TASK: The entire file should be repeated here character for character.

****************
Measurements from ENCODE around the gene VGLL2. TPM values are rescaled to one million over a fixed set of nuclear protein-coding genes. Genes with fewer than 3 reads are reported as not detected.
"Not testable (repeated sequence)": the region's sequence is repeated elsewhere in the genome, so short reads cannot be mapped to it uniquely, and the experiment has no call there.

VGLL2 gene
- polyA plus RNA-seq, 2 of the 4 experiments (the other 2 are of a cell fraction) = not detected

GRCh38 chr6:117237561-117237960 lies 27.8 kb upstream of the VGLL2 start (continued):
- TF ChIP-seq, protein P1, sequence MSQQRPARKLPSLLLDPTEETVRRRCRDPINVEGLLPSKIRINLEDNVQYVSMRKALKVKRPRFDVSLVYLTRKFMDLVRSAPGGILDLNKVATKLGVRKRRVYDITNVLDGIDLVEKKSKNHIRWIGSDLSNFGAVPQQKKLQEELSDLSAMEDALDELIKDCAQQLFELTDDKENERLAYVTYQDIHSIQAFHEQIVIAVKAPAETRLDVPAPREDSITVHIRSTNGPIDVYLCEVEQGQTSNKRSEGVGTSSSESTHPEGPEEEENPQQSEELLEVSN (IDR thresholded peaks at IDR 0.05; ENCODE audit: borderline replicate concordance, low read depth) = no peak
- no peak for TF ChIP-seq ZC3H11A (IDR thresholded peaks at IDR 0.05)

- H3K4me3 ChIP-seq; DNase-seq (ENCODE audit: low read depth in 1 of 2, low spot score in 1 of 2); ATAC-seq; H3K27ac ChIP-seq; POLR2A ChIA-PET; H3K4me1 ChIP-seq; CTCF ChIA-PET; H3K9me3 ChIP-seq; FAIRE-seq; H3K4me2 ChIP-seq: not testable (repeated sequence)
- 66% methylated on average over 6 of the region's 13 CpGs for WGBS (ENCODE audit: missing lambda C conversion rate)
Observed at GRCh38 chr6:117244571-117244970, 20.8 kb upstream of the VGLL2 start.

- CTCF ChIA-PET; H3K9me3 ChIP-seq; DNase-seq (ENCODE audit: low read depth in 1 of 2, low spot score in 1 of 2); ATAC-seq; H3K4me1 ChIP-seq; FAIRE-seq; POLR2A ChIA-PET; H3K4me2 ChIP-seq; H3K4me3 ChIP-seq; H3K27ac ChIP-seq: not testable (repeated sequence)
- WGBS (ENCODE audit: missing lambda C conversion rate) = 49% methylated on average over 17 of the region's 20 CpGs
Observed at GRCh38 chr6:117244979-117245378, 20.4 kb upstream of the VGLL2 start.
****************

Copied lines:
Measurements from ENCODE around the gene VGLL2. TPM values are rescaled to one million over a fixed set of nuclear protein-coding genes. Genes with fewer than 3 reads are reported as not detected.
"Not testable (repeated sequence)": the region's sequence is repeated elsewhere in the genome, so short reads cannot be mapped to it uniquely, and the experiment has no call there.

VGLL2 gene
- polyA plus RNA-seq, 2 of the 4 experiments (the other 2 are of a cell fraction) = not detected

GRCh38 chr6:117237561-117237960 lies 27.8 kb upstream of the VGLL2 start (continued):
- TF ChIP-seq, protein P1, sequence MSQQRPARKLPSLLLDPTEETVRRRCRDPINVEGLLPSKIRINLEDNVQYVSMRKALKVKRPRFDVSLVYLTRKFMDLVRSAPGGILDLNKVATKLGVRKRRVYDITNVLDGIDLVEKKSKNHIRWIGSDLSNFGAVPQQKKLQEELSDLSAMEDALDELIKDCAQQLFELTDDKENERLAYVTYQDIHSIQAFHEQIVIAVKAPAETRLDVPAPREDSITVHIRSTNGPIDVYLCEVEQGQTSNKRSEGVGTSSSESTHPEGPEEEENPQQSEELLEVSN (IDR thresholded peaks at IDR 0.05; ENCODE audit: borderline replicate concordance, low read depth) = no peak
- no peak for TF ChIP-seq ZC3H11A (IDR thresholded peaks at IDR 0.05)

- H3K4me3 ChIP-seq; DNase-seq (ENCODE audit: low read depth in 1 of 2, low spot score in 1 of 2); ATAC-seq; H3K27ac ChIP-seq; POLR2A ChIA-PET; H3K4me1 ChIP-seq; CTCF ChIA-PET; H3K9me3 ChIP-seq; FAIRE-seq; H3K4me2 ChIP-seq: not testable (repeated sequence)
- 66% methylated on average over 6 of the region's 13 CpGs for WGBS (ENCODE audit: missing lambda C conversion rate)
Observed at GRCh38 chr6:117244571-117244970, 20.8 kb upstream of the VGLL2 start.

- CTCF ChIA-PET; H3K9me3 ChIP-seq; DNase-seq (ENCODE audit: low read depth in 1 of 2, low spot score in 1 of 2); ATAC-seq; H3K4me1 ChIP-seq; FAIRE-seq; POLR2A ChIA-PET; H3K4me2 ChIP-seq; H3K4me3 ChIP-seq; H3K27ac ChIP-seq: not testable (repeated sequence)
- WGBS (ENCODE audit: missing lambda C conversion rate) = 49% methylated on average over 17 of the region's 20 CpGs
Observed at GRCh38 chr6:117244979-117245378, 20.4 kb upstream of the VGLL2 start.